I'm working with a camera that generates a 120x160 image which I want to save as a BMP file.

my problem with the code I am using is in the number of bits per pixel since the pixels that the camera delivers are 2 bytes (bitmap [28] = 16) but when I open the image it tells me that the format is the wrong one , the strange thing is that if I put 1 byte (bitmap [28] = 8) I get the correct image but with distortions of colors a bit strange, I have no idea what is wrong, I hope someone can help me see my error and achieve to learn from him.

int noColor=256,end_color=54+4*noColor;
static unsigned char temp=0;
// -- FILE HEADER -- //

// bitmap signature
bitmap[0] = 'B';
bitmap[1] = 'M';

// file size
bitmap[2] = 0x36; // 40 + 14 + 256*4+(120x160)
bitmap[3] = 0x4F;
bitmap[4] = 0x00;
bitmap[5] = 0;

// reserved field (in hex. 00 00 00 00)
for( i = 6; i < 10; i++) bitmap[i] = 0;

// offset of pixel data inside the image
//The offset, i.e. starting address, of the byte where the bitmap image data (pixel array) can be found.
//here 1078
bitmap[10]=0x36;
bitmap[11]=0x04;
for( i = 12; i < 14; i++) bitmap[i] = 0;


// -- BITMAP HEADER -- //

// header size
bitmap[14] = 40;
for( i = 15; i < 18; i++) bitmap[i] = 0;

// width of the image
bitmap[18] = 160;
for( i = 19; i < 22; i++) bitmap[i] = 0;

// height of the image
bitmap[22] = 120;
for( i = 23; i < 26; i++) bitmap[i] = 0;

// no of color planes, must be 1
bitmap[26] = 1;
bitmap[27] = 0;

// number of bits per pixel
bitmap[28] =16; // 2 byte
bitmap[29] = 0;

// compression method (no compression here)
for( i = 30; i < 34; i++) bitmap[i] = 0;

// size of pixel data
bitmap[34] = 0x00; // (120*160) bytes => 19200 pixels--->0x4B00
bitmap[35] = 0x4B;//0x4B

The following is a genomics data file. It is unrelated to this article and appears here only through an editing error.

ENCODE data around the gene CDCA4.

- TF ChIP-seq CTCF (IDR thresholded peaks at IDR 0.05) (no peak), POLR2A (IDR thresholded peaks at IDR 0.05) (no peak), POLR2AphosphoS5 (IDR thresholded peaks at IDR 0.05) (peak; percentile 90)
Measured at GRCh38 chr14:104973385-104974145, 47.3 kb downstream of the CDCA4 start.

bitmap[36] = 0x00;
bitmap[37] = 0;

// horizontal resolution of the image - pixels per meter (2835)
bitmap[38] = 0;
bitmap[39] = 0;
bitmap[40] = 0;
bitmap[41] = 0;

// vertical resolution of the image - pixels per meter (2835)
bitmap[42] = 0;
bitmap[43] = 0;
bitmap[44] = 0;
bitmap[45] = 0;

// color palette information here 256
bitmap[46]=0;
bitmap[47]=0;
for( i = 48; i < 50; i++) bitmap[i] = 0;

// number of important colors
// if 0 then all colors are important
for( i = 50; i < 54; i++) bitmap[i] = 0;

//Color Palette
//for less then or equal to 8 bit BMP Image we have to create a 4*noofcolor size color palette which is nothing but
//[BLUE][GREEN][RED][ZERO] values
//for 8 bit we have the following code
for (i=54;i<end_color;i+=4)
{
    bitmap[i]=temp;
    bitmap[i+1]=temp;
    bitmap[i+2]=temp;
    bitmap[i+3]=0;
    temp=(temp+1);
}

// -- PIXEL DATA -- //
a=19199;
    for( i = end_color; i < end_color+19200; i++){bitmap[i] = pixel_1[a]; a=a-1;}

FILE *file;

//use wb+ when writing to binary file .i.e. in binary form whereas w+ for txt file.
file = fopen("AAA.bmp", "wb+");
for( i = 0; i < 20278; i++)
{
    fputc(bitmap[i], file);
}
fclose(file);
  • Isn't the arithmetic on the 10th line showing that each pixel is expected to be 1 byte? – Robert Prévost Sep 16 at 3:40
  • I have calculated it again, but the results are still not optimal. – fff Sep 16 at 21:59

If you want a 16 bits per pixel image in the end, the image data size is 160*120*2 (38400), not 19200.

You have to adjust de file size in consequence of course.

EDIT: since pixel_1 is an array of 16 bits data, you can change the loop which copies it into bitmap to:

a = 19199;
for (i = end_color; i < end_color + 19200; i++)
{
    *(short *)(bitmap + (i * 2)) = pixel_1[a];
    a = a - 1;
}
  • If I do what you say, I no longer have problems with the format, but the image is not optimal yet, in fact, the top half is completely black and the other half looks like noise, do you have any idea what it is? thanks for your help. – fff Sep 16 at 21:23
  • With the code you gave, if you have a better image with a 8 bits BMP and if half of the image is black in 16 bits, it means that the data source (pixel_1) is probably 8 bits data, not 16 bits. Or maybe there's a pixel_2 for the second pixel byte ? – Joël Hecht Sep 17 at 6:06
  • The data that is in the variable pixel_1 is a vector of 19200 spaces, for example, pixel_1 [1] = 0x6fce, this is a pixel, that is why I say that there are 16 bits in a 1 pixel – fff Sep 18 at 1:40
  • Very smart solution, I had not thought about it, but the image is still wrong, it is in blue tones and the original is in gray scale, the problem must be elsewhere, thanks for the help. – fff Sep 20 at 17:46

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